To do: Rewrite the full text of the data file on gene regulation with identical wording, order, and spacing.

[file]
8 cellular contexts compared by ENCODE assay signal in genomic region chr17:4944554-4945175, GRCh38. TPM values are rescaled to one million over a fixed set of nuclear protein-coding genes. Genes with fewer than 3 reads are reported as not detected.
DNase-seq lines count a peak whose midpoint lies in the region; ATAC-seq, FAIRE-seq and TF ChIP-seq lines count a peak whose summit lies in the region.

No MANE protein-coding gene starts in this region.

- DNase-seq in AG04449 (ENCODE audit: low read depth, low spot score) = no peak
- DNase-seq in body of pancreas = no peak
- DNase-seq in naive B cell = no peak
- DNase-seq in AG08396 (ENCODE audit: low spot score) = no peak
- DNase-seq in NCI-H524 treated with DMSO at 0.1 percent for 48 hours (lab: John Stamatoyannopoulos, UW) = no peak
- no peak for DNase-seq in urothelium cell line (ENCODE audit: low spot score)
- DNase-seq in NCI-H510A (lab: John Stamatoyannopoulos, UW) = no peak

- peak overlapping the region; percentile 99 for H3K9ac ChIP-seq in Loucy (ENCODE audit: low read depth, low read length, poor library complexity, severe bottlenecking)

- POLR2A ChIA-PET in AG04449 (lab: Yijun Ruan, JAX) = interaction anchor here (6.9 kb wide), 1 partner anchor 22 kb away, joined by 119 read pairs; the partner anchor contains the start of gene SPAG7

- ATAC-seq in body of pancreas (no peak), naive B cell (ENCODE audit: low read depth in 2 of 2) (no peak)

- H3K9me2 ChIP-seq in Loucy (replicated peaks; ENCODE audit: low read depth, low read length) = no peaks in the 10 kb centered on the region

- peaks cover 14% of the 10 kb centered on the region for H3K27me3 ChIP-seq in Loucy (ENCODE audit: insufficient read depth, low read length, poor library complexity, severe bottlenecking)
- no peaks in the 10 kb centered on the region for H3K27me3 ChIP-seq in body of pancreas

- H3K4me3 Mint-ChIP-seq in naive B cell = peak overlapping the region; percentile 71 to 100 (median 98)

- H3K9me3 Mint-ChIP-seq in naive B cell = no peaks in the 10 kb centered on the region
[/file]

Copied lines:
8 cellular contexts compared by ENCODE assay signal in genomic region chr17:4944554-4945175, GRCh38. TPM values are rescaled to one million over a fixed set of nuclear protein-coding genes. Genes with fewer than 3 reads are reported as not detected.
DNase-seq lines count a peak whose midpoint lies in the region; ATAC-seq, FAIRE-seq and TF ChIP-seq lines count a peak whose summit lies in the region.

No MANE protein-coding gene starts in this region.

- DNase-seq in AG04449 (ENCODE audit: low read depth, low spot score) = no peak
- DNase-seq in body of pancreas = no peak
- DNase-seq in naive B cell = no peak
- DNase-seq in AG08396 (ENCODE audit: low spot score) = no peak
- DNase-seq in NCI-H524 treated with DMSO at 0.1 percent for 48 hours (lab: John Stamatoyannopoulos, UW) = no peak
- no peak for DNase-seq in urothelium cell line (ENCODE audit: low spot score)
- DNase-seq in NCI-H510A (lab: John Stamatoyannopoulos, UW) = no peak

- peak overlapping the region; percentile 99 for H3K9ac ChIP-seq in Loucy (ENCODE audit: low read depth, low read length, poor library complexity, severe bottlenecking)

- POLR2A ChIA-PET in AG04449 (lab: Yijun Ruan, JAX) = interaction anchor here (6.9 kb wide), 1 partner anchor 22 kb away, joined by 119 read pairs; the partner anchor contains the start of gene SPAG7

- ATAC-seq in body of pancreas (no peak), naive B cell (ENCODE audit: low read depth in 2 of 2) (no peak)

- H3K9me2 ChIP-seq in Loucy (replicated peaks; ENCODE audit: low read depth, low read length) = no peaks in the 10 kb centered on the region

- peaks cover 14% of the 10 kb centered on the region for H3K27me3 ChIP-seq in Loucy (ENCODE audit: insufficient read depth, low read length, poor library complexity, severe bottlenecking)
- no peaks in the 10 kb centered on the region for H3K27me3 ChIP-seq in body of pancreas

- H3K4me3 Mint-ChIP-seq in naive B cell = peak overlapping the region; percentile 71 to 100 (median 98)

- H3K9me3 Mint-ChIP-seq in naive B cell = no peaks in the 10 kb centered on the region